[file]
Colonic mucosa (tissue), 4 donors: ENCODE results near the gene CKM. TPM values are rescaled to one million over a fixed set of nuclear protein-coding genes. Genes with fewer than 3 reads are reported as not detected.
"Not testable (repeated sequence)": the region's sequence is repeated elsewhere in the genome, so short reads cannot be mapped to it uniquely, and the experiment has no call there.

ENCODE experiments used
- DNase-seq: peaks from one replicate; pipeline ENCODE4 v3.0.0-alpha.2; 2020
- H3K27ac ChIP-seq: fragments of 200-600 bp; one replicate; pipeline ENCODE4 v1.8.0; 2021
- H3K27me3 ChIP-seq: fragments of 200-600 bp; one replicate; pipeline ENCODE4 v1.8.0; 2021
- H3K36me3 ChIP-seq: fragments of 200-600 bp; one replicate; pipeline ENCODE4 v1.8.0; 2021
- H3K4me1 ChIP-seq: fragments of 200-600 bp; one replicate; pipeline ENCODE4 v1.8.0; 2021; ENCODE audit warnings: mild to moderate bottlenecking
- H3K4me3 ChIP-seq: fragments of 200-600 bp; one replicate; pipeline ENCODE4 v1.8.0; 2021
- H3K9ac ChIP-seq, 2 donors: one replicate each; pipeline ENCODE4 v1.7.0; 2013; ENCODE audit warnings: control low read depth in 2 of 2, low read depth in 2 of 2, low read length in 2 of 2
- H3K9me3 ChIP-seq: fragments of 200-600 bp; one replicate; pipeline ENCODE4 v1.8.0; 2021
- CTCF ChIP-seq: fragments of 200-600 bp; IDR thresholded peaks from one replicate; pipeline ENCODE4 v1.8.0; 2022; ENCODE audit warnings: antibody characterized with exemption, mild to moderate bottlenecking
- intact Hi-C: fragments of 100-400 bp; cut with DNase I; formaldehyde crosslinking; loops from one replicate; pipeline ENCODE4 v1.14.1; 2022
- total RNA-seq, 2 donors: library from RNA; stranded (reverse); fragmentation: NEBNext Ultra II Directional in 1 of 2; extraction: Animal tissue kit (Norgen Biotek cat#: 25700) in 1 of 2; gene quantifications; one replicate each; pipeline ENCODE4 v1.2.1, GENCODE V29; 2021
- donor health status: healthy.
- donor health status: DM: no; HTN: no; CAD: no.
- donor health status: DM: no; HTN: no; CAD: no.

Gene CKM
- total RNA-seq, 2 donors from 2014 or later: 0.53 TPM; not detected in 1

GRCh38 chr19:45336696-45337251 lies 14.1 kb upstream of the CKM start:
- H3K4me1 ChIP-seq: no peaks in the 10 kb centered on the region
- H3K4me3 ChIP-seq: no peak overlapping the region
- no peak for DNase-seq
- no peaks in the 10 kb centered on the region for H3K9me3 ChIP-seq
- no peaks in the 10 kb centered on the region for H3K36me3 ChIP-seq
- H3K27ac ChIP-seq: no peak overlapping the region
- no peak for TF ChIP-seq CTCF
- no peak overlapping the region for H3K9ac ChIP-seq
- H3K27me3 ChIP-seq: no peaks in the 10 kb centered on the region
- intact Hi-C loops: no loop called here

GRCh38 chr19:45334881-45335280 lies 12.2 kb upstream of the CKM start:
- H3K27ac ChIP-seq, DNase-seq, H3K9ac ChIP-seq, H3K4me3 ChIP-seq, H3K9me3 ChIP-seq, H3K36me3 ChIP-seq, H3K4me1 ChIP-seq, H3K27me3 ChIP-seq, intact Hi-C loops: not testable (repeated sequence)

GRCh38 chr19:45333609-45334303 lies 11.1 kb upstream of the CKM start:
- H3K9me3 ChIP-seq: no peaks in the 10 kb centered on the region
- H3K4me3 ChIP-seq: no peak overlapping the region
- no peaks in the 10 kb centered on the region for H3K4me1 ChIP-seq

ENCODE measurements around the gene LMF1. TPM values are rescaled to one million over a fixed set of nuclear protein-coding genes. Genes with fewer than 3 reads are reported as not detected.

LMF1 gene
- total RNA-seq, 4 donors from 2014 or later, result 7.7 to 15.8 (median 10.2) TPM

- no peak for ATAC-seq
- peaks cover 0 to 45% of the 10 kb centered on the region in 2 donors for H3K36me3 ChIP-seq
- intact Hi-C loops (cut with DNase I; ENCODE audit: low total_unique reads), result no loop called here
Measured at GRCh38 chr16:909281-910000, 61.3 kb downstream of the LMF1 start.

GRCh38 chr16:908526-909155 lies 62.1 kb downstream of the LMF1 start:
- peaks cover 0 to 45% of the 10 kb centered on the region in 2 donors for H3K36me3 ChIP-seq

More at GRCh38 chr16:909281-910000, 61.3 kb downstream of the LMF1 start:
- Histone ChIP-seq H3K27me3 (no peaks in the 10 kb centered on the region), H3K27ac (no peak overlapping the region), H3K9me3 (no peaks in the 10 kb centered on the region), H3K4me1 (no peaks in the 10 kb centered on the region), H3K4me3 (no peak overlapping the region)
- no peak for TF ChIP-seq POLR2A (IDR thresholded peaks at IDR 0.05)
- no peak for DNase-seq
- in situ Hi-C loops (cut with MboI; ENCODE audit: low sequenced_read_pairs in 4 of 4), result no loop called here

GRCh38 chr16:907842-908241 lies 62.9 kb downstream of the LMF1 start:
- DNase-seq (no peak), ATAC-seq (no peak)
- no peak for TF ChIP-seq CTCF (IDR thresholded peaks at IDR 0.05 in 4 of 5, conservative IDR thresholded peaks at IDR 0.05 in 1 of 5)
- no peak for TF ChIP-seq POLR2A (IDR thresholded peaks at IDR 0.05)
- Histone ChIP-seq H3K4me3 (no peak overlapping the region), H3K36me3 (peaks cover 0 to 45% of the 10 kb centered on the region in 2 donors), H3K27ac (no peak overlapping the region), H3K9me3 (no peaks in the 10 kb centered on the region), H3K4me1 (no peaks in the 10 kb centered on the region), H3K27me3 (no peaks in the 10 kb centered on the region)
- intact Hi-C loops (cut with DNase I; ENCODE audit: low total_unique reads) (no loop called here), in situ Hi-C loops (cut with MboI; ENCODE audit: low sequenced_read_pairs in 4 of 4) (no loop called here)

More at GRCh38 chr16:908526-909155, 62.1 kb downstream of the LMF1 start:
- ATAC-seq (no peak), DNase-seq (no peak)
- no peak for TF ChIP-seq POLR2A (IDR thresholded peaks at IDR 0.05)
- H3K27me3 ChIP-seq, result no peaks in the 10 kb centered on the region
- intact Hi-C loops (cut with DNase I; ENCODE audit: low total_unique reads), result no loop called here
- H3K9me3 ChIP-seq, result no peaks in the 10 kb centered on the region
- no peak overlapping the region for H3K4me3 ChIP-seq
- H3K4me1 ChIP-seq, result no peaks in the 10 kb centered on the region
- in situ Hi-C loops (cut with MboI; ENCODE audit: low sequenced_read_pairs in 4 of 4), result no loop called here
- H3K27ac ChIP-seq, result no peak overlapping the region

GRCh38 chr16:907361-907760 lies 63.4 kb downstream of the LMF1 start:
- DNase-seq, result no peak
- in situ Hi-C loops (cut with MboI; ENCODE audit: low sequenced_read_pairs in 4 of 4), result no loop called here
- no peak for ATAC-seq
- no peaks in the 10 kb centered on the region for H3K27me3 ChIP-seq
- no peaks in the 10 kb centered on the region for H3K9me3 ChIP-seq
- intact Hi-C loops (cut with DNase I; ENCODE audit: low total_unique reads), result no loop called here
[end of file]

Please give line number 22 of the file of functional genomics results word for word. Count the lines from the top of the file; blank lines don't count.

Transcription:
- H3K4me3 ChIP-seq: no peak overlapping the region